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Inequalities for critical exponents

  • Roberto Fernández
  • Jürg Fröhlich
  • Alan D. Sokal
Part of the Texts and Monographs in Physics book series (TMP)

Abstract

The principal goal of the theory of critical phenomena is to make quantitative predictions for universal features of critical behavior — critical exponents, universal ratios of critical amplitudes, equations of state, and so forth — as discussed in Section 1.1. (Non-universal features, such as critical temperatures, are of lesser interest.) The present status of the theory of critical phenomena is roughly the following:
  • Non-rigorous renormalization-group calculations predict mean-field critical behavior for systems above their upper critical dimension d c (e.g. d c = 4 for short-range Ising-type models). For systems below their upper critical dimension (e.g. d = 3), RG methods predict exact scaling laws relating critical exponents, and give reasonably accurate numerical predictions of individual critical exponents (and other universal quantities).1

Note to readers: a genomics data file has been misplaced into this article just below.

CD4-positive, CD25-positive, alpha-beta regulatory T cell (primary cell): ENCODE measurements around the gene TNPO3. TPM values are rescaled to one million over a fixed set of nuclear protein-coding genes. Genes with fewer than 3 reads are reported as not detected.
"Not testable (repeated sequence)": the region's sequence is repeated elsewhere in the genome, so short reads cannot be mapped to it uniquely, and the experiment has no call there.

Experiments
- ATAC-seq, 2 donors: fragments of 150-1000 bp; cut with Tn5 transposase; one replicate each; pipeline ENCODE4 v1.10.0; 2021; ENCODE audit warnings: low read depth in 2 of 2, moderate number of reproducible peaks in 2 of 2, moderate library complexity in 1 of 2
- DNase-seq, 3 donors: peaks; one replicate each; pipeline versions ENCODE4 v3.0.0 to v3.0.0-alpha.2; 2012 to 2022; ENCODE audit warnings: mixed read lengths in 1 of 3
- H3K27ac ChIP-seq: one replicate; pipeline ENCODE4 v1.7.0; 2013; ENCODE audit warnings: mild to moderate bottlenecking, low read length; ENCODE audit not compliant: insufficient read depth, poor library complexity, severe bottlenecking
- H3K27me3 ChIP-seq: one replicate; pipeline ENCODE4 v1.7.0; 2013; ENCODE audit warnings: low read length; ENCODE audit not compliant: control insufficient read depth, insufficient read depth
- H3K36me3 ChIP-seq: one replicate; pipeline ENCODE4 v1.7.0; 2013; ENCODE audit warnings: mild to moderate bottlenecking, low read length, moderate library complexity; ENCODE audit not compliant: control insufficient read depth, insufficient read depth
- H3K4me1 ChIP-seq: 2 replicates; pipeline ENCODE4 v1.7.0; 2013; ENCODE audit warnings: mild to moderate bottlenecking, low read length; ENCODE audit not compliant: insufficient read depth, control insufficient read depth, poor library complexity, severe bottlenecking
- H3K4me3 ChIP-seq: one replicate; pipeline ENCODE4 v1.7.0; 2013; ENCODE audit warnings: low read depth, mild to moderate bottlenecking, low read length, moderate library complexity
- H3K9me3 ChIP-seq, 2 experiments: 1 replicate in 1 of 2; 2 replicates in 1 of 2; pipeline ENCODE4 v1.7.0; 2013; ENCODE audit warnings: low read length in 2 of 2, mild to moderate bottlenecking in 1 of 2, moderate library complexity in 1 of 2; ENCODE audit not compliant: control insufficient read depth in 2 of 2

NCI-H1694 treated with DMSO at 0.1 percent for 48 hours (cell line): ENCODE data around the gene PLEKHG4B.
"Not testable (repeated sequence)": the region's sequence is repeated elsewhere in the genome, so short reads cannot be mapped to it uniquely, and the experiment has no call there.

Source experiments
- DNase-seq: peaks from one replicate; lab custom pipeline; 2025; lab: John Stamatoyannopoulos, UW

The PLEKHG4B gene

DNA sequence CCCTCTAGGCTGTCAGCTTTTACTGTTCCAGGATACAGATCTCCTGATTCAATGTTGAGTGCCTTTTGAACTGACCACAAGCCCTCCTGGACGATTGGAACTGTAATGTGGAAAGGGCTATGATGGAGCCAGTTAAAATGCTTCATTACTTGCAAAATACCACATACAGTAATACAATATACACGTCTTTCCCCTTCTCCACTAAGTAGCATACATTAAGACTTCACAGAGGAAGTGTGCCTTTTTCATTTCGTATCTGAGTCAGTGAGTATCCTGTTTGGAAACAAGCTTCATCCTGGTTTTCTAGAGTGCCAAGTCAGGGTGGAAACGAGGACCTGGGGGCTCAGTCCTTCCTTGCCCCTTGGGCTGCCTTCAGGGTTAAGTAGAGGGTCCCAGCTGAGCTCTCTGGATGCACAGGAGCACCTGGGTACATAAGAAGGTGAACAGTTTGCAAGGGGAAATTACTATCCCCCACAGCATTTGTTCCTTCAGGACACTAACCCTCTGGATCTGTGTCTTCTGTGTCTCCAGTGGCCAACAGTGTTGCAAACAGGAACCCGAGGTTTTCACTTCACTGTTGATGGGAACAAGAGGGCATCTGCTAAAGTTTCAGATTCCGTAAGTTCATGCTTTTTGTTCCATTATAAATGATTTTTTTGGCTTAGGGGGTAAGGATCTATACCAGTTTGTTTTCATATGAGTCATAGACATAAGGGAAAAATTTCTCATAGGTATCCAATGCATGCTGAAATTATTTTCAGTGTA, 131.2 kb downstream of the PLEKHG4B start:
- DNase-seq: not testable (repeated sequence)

• Rigorous mathematical analysis has given a proof of (some aspects of) mean-field critical behavior for (certain) systems above their upper critical dimension (e.g. short-range Ising models for d > 4). For systems below their upper critical dimension, much less is known. Often one half of a scaling law can be proven as a rigorous inequality. Likewise, rigorous upper or lower bounds on individual critical exponents can in many cases be proven.

Keywords

Ising Model Critical Exponent Critical Isotherm Bubble Diagram Full Neighborhood 
These keywords were added by machine and not by the authors. This process is experimental and the keywords may be updated as the learning algorithm improves.

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Copyright information

© Springer-Verlag Berlin Heidelberg 1992

Authors and Affiliations

  • Roberto Fernández
    • 1
  • Jürg Fröhlich
    • 1
  • Alan D. Sokal
    • 2
  1. 1.Institut für Theoretische PhysikETH HönggerbergZürichSwitzerland
  2. 2.Department of PhysicsNew York UniversityNew YorkUSA

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